* Arnault bid for Belgian nationality causes political
* LVMH head insists he will still pay taxes in France
* Arnault sues Liberation for "public insult"
By Nicholas Vinocur
PARIS, Sept 10 French Socialist leaders and
other leftists accused Bernard Arnault, France's richest man, of
lacking patriotism over his his decision to seek Belgian
Arnault, head of the LVMH luxury empire,
confirmed the move a day before President Francois Hollande gave
details of a 2013 budget that includes a 75 percent supertax on
But he denied that becoming Belgian was a ploy to cut his
future tax bill and cited personal and business reasons,
saying he would continue to pay taxes in France.
The denial failed to blunt criticism at a time when Hollande
is asking the French to bear tax rises and a freeze in public
spending for the next two years.
"Get lost, you rich jerk!" said a front-page headline in the
left-leaning Liberation daily, next to a picture of Arnault
smiling in front of an overnight travel bag.
Arnault announced in a lawyer's statement he was suing
Liberation for public insult over the headline, calling it
vulgar and violent.
Leftist Jean-Luc Melenchon told RTL radio that France did
not need such "parasites" and Socialist lawmaker Bruno Le Roux
said Arnault was "betraying France's recovery".
"When you love France, you don't leave when the weather
turns bad!" Harlem Desir, national secretary of the Socialist
Party, wrote in a Twitter message.
Union leaders accused Arnault of profiting from French
workers only to take his wealth across the border.
"It's immoral when you consider the situation of the workers
on whose backs he makes his money," Francois Chereque, head of
the CFDT labour union, France's largest, told France 3 TV.
"France, love it or leave it," read a headline on the front
page of communist daily l'Humanite.
Arnault, ranked by Forbes magazine as the world's fourth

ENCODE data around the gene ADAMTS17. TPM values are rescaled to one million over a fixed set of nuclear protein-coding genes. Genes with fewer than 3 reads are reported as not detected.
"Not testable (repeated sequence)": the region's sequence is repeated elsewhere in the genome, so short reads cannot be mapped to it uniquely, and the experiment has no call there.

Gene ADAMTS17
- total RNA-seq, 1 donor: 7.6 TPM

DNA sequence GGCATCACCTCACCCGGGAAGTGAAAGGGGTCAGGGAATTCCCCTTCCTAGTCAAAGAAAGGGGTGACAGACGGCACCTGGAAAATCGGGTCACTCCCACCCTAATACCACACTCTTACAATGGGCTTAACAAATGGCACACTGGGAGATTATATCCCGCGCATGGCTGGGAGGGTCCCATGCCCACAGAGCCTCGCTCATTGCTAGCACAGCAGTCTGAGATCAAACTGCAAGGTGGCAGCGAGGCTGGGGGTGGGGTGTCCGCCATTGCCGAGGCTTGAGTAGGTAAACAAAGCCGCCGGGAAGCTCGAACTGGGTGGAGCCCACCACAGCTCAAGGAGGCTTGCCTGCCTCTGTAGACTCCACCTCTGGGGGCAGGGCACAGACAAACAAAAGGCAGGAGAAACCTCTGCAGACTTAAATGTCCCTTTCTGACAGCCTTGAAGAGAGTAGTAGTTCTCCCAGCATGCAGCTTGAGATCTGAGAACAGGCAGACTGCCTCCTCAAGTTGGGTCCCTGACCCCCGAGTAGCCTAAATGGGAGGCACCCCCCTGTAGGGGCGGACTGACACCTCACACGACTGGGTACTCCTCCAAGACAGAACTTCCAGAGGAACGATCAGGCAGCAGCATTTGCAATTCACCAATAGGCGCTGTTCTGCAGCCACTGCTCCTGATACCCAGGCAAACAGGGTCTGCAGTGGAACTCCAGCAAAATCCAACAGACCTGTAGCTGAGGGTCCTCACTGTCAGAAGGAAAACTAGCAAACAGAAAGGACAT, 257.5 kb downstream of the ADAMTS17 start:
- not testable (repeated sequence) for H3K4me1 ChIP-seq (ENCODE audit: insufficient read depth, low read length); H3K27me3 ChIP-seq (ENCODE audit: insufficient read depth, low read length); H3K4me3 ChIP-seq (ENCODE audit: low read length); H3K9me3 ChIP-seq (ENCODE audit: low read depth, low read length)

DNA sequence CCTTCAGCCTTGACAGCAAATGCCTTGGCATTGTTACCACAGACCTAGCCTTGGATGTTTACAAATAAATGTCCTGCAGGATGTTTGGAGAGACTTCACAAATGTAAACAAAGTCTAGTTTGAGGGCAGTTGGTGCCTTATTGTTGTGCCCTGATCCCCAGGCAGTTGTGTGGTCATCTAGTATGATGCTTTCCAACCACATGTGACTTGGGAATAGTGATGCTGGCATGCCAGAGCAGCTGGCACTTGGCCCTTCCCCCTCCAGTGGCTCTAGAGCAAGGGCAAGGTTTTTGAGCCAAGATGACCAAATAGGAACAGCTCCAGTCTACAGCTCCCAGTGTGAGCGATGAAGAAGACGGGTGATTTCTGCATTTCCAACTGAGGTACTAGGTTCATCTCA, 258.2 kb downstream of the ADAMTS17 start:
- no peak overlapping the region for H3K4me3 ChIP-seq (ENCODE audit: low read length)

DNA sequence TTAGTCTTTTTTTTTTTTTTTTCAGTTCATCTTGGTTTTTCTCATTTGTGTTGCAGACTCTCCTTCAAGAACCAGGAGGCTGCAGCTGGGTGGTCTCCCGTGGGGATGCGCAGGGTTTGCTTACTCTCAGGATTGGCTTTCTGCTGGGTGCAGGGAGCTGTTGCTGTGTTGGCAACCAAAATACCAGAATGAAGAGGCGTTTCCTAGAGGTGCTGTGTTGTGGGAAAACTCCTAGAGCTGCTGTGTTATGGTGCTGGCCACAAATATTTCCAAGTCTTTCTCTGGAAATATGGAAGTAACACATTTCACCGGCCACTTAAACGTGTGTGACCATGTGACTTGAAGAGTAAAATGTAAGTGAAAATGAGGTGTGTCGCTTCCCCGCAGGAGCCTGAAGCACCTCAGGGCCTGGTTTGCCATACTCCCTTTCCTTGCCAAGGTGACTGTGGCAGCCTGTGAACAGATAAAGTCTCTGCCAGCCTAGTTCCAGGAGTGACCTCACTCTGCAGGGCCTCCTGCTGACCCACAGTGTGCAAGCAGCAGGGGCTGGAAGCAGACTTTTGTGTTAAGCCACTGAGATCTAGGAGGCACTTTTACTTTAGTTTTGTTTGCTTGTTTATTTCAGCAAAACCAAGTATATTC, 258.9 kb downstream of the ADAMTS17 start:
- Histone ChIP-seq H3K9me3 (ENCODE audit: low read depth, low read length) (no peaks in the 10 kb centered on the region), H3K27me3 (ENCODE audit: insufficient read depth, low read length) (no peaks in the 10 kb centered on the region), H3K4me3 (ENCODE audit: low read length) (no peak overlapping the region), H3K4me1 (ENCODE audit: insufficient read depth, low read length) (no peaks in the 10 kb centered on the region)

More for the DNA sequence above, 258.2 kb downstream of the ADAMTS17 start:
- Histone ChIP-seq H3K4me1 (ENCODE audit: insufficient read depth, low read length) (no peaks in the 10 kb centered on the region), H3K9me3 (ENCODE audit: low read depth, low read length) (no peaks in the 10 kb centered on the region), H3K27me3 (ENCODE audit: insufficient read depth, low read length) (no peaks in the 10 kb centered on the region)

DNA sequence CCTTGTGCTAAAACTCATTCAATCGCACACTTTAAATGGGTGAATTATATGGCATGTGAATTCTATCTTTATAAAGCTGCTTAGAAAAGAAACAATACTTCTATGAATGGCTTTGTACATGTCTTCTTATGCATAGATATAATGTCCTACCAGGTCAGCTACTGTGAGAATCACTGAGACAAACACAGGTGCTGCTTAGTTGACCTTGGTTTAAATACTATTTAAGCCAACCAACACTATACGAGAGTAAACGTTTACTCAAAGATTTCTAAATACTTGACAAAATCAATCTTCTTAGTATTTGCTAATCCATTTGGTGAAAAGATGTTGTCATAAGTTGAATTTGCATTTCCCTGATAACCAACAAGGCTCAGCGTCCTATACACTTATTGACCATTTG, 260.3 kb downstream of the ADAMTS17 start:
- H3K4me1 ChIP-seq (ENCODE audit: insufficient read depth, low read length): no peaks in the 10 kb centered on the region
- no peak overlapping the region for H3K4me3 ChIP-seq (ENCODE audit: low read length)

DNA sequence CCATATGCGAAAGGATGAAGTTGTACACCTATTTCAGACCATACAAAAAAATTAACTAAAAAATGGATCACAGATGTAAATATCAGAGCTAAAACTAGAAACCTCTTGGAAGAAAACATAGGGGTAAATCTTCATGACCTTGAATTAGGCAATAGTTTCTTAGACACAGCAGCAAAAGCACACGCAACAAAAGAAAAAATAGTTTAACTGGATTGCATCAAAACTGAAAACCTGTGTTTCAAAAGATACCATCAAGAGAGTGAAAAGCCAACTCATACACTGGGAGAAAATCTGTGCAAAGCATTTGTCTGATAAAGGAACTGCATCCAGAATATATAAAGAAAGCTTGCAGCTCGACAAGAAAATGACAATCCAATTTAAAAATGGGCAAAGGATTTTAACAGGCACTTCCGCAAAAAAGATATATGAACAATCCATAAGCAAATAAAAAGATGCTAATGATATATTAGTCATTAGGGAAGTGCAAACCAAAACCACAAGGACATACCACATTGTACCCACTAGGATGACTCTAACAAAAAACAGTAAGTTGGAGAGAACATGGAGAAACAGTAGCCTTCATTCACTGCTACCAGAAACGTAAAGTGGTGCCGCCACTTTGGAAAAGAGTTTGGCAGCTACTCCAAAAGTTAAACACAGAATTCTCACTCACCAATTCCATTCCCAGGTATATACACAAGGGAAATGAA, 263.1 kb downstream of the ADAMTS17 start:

richest man with a net worth of $41 billion, has argued that he
does more than most for France's economy by heading a firm that
contributes a hefty share of its international trade balance.
Taking the helm of LVMH in 1989, he turned the company into
one of largest luxury groups in the world. His net worth exceeds
the 30 billion euros France is looking to save in 2013.
His nationality move follows an appeal by Hollande to
business leaders to lead by example in accepting tax rises.
Critics dismissed Arnault's argument that he was seeking
French-Belgian dual citizenship for business reasons, saying he
could work there as a Frenchman and already had several holding
Leaving for Belgium could be a first step toward acquiring
citizenship in Monaco, Liberation said. As a Frenchman in
Monaco, Arnault would have to pay income tax. But he could avoid
that if he drops his French nationality after becoming Belgian.
Hollande said on Sunday that Arnault "should have measured
what he was doing".
Finance Minister Pierre Moscovici called the move a mistake.
"Chief executives must be exemplary," Moscovici told RMC
radio. "Mr. Arnault has failed to set an example."
The case showed that tax conventions with countries such as
Belgium, Luxembourg and Switzerland might have to be
renegotiated in coming years, he said.
Hollande's 75 percent tax on income above 1 million euros
($1.3 mln) per year is the highest rate of any rich country.
Taxes often compel wealthy French to seek fiscal residence
in neighbours with easier terms like Belgium, Switzerland and
Luxembourg, at a cost of some 50 billion euros annually for the
French state, according to a Senate report published in July.
Many converge in Brussels' fashionable Uccle district where
Arnault has had a home since last November, according to the
district's mayor. Armand De Decker.
"He did not mention taxes to me," De Decker told iTele
television. "He has family in Belgium, he has major business
partners and he told me that he wanted to invest more in
business projects here."
($1 = 0.7812 euros)
(Reporting By Nicholas Vinocur; Editing by Angus MacSwan)